Investigators found a kitchen knife splintered by a bullet where Janisha Fonville was killed, supporting the officer’s claim that he shot the woman in self-defense as she closed in on him.
According to a report by the Mecklenburg County District Attorney’s Office, Officer Anthony Holzhauer said Fonville had a knife and came within a half-foot of him before he shot her on Feb. 18.
“I could see the knife,” Holzhauer told investigators in the newly released document, which includes partial transcripts of interviews by police and photos of the knife. “... She raised her hand up above her head and then lunged at me.”
Holzhauer said Fonville’s body brushed him as she fell to the ground.
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Fonville, 20, died after being shot inside her public housing unit north of uptown. Holzhauer and another officer approached her immediately after they were told by her girlfriend, outside the apartment, that Fonville was mentally ill and might hurt herself.
The girlfriend, Korneisha Banks, told officers that Fonville had a knife inside the apartment. A child and a 16-year-old were also in the unit.
Banks has said the officers were in the dimly lit home for about 15 seconds before an unarmed Fonville was killed. Holzhauer fired twice, with one bullet striking Fonville in the chest, an autopsy showed. Another bullet struck her in the right hand, piercing the knife’s handle, the district attorney’s report states.
A second officer, Shon Sheffield, told investigators on the night of the incident that he didn’t see the knife in Fonville’s hands. But he said he watched it “flipping through the air” after she was shot.
Had Holzhauer not fired, “He would have been killed,” Sheffield said.
District Attorney Andrew Murray on Thursday cleared Holzhauer of an unlawful behavior.
A troubled woman
The new account adds details to previous versions of the tragic incident. Earlier accounts, from Holzhauer’s lawyer and Banks, left in dispute whether Fonville brandished a weapon or had failed to respond to warnings to drop the knife.
“She didn’t get shot lying on the couch,” said Michael Greene, Holzhauer’s attorney. “She got shot because she dove at the officer and lunged at him.”
Banks told investigators after the shooting that Fonville had talked many times about killing herself and others. Once, she said, Fonville cut herself so deeply that she needed nine stitches. Another time, Banks said, Fonville grazed her with a knife.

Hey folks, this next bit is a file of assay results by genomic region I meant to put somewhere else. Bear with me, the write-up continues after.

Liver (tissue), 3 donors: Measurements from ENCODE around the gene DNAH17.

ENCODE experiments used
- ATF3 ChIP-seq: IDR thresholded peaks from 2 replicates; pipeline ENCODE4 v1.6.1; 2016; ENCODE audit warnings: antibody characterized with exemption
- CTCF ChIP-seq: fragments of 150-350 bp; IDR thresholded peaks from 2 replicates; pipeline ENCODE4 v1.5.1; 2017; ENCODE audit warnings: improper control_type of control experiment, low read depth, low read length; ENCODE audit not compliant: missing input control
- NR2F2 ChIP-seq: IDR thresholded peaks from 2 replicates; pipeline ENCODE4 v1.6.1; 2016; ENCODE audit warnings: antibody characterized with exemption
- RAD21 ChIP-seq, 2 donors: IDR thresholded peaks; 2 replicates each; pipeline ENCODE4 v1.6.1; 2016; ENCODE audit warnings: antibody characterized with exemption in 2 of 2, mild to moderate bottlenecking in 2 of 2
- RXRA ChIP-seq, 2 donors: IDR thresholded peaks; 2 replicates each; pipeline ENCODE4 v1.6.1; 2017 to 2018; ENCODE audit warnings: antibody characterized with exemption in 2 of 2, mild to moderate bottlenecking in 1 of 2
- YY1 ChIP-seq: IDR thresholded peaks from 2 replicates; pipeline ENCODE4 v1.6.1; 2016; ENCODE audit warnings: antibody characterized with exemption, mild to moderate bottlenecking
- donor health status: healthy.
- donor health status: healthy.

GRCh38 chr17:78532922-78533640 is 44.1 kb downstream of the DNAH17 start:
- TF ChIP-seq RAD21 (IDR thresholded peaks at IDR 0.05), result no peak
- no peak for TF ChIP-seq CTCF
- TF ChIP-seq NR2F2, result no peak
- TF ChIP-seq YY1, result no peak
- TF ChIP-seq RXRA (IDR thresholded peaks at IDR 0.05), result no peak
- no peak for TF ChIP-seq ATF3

“She just said she always wanted to kill people,” Banks told police. “She just didn’t want to go to jail for it.”
Fonville had been diagnosed with a mood disorder and depression.
Fonville’s blood was found on the knife and Holzhauer’s gun, the district attorney’s office report states.
Photographs released by the office Thursday show the knife in pieces, with the blade separated from its handle.
The 30-page report, which includes only a portion of the officers’ and witnesses’ interviews with investigators, sheds light on the domestic dispute call that turned deadly.
It points to inconsistencies in some statements made by Banks.
Banks told the Observer last month that she never heard Holzhauer ask Fonville to drop the knife.
But during her Feb. 18 interview with police investigators, Banks said, “They (police) asked her could she ... throw the knife away.”
Banks later said, “They asked her to put the knife down or get rid of the knife or whatnot.”
Banks said Fonville lunged at her, calling her a “b---h” before Holzhauer fired. Banks and Holzhauer were standing next to each other, reports show.
Banks declined to talk about the district attorney’s report Friday. On Thursday, she called the decision to clear Holzhauer “ridiculous.” She said the district attorney’s office was simply protecting a city police officer.
Police Chief Rodney Monroe says the internal investigation of the incident is continuing.
Greene said Holzhauer, 27, is looking forward to returning to duty.